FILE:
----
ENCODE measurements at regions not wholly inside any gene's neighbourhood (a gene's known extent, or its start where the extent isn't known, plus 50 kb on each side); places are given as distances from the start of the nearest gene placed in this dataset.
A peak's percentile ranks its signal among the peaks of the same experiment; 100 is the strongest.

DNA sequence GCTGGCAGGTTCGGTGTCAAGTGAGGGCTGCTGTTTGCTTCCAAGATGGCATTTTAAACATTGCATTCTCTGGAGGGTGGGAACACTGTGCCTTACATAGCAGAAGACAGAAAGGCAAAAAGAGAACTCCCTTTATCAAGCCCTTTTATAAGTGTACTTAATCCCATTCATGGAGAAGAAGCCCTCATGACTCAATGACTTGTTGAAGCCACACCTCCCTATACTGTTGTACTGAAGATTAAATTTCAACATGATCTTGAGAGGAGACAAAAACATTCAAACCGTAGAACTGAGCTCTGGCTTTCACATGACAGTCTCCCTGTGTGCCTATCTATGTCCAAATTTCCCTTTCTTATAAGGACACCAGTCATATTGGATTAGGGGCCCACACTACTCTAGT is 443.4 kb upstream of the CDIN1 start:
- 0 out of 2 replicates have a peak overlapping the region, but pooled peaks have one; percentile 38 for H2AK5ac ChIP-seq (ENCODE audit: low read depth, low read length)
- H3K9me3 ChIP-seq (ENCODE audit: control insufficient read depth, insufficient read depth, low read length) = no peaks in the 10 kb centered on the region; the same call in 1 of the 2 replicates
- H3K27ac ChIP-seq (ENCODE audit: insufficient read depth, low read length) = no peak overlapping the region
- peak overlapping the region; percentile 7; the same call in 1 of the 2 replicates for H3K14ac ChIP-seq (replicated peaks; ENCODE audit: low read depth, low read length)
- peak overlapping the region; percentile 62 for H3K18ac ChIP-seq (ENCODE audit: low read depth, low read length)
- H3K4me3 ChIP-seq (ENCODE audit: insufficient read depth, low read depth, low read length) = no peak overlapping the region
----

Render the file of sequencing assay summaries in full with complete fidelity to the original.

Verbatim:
ENCODE measurements at regions not wholly inside any gene's neighbourhood (a gene's known extent, or its start where the extent isn't known, plus 50 kb on each side); places are given as distances from the start of the nearest gene placed in this dataset.
A peak's percentile ranks its signal among the peaks of the same experiment; 100 is the strongest.

DNA sequence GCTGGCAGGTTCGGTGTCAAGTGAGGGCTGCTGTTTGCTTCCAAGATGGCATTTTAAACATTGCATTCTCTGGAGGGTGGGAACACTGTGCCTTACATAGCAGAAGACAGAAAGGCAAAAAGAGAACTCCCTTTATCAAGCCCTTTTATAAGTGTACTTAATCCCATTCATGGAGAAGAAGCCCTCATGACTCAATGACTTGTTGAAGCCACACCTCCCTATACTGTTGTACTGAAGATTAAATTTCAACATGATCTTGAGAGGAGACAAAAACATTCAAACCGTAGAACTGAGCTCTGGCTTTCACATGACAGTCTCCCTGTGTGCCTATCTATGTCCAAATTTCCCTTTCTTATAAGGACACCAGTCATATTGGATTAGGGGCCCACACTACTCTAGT is 443.4 kb upstream of the CDIN1 start:
- 0 out of 2 replicates have a peak overlapping the region, but pooled peaks have one; percentile 38 for H2AK5ac ChIP-seq (ENCODE audit: low read depth, low read length)
- H3K9me3 ChIP-seq (ENCODE audit: control insufficient read depth, insufficient read depth, low read length) = no peaks in the 10 kb centered on the region; the same call in 1 of the 2 replicates
- H3K27ac ChIP-seq (ENCODE audit: insufficient read depth, low read length) = no peak overlapping the region
- peak overlapping the region; percentile 7; the same call in 1 of the 2 replicates for H3K14ac ChIP-seq (replicated peaks; ENCODE audit: low read depth, low read length)
- peak overlapping the region; percentile 62 for H3K18ac ChIP-seq (ENCODE audit: low read depth, low read length)
- H3K4me3 ChIP-seq (ENCODE audit: insufficient read depth, low read depth, low read length) = no peak overlapping the region